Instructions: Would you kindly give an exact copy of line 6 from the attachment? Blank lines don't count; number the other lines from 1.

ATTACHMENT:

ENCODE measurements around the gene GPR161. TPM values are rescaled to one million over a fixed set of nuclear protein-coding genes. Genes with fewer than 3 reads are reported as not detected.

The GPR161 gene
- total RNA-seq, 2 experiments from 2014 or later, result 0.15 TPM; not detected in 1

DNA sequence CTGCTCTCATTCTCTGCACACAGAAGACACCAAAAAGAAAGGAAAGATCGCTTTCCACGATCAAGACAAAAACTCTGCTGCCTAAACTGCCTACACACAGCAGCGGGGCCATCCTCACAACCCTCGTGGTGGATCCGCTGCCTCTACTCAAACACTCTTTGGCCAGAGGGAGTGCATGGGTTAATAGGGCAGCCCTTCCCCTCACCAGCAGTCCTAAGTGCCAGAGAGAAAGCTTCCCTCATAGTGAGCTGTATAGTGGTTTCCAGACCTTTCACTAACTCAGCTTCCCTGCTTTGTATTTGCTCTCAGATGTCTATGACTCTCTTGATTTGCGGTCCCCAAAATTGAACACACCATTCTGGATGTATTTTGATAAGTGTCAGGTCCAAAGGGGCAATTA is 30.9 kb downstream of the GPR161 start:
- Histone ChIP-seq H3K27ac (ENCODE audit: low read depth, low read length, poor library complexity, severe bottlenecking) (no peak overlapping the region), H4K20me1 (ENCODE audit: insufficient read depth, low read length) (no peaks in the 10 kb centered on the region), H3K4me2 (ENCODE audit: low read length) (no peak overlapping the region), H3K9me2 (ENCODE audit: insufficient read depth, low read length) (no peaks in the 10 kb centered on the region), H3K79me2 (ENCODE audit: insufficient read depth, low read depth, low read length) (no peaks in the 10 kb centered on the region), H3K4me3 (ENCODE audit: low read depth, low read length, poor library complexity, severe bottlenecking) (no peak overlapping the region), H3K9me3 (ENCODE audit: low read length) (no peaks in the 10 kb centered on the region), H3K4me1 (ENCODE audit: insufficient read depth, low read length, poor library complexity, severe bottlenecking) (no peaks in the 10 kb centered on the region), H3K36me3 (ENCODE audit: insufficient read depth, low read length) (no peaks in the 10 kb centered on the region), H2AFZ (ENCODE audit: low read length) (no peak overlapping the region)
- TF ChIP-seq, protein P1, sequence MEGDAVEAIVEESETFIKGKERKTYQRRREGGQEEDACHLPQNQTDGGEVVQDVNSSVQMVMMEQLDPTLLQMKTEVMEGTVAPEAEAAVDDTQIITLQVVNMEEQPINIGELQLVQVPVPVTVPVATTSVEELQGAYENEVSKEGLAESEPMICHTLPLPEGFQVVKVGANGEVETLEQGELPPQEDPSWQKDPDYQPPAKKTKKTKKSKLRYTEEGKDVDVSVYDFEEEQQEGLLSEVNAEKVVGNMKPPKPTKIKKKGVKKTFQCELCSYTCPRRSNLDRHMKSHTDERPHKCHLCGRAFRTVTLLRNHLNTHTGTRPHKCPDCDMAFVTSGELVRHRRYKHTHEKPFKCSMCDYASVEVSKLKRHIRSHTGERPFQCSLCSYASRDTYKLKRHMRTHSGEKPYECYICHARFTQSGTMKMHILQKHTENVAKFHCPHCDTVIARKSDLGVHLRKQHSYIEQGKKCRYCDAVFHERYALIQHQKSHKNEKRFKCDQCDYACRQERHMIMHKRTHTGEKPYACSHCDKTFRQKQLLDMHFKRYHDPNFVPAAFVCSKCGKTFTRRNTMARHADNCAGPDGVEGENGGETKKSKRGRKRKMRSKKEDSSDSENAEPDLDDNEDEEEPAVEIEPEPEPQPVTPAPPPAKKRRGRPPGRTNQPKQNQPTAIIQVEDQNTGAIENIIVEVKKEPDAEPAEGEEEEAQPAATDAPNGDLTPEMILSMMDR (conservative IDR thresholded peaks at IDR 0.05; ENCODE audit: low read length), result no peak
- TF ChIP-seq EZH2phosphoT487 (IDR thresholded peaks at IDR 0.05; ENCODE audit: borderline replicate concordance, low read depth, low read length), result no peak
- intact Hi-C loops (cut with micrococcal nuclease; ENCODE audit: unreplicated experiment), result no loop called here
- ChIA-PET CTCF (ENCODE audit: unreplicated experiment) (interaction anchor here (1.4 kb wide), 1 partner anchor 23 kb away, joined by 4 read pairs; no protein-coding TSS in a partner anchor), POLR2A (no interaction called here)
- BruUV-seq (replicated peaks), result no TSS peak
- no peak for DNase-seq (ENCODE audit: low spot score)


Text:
- TF ChIP-seq, protein P1, sequence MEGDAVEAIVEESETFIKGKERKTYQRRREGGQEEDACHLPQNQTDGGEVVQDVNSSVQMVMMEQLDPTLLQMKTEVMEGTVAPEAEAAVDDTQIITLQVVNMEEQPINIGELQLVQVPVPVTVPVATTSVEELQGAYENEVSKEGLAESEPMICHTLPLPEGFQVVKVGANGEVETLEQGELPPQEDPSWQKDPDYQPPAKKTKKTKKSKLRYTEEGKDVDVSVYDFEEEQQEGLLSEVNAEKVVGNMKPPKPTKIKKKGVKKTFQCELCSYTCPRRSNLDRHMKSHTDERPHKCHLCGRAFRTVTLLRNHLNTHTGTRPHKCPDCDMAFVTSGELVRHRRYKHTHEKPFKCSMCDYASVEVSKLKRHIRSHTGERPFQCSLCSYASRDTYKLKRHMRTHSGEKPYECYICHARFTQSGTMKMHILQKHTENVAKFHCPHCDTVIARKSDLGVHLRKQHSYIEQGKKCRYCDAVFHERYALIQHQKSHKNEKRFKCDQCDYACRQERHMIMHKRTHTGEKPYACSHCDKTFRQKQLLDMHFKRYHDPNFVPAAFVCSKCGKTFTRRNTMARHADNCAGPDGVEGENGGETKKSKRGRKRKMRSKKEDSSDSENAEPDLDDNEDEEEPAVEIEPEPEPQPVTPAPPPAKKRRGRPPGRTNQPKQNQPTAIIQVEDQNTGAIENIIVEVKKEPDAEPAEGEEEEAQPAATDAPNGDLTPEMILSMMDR (conservative IDR thresholded peaks at IDR 0.05; ENCODE audit: low read length), result no peak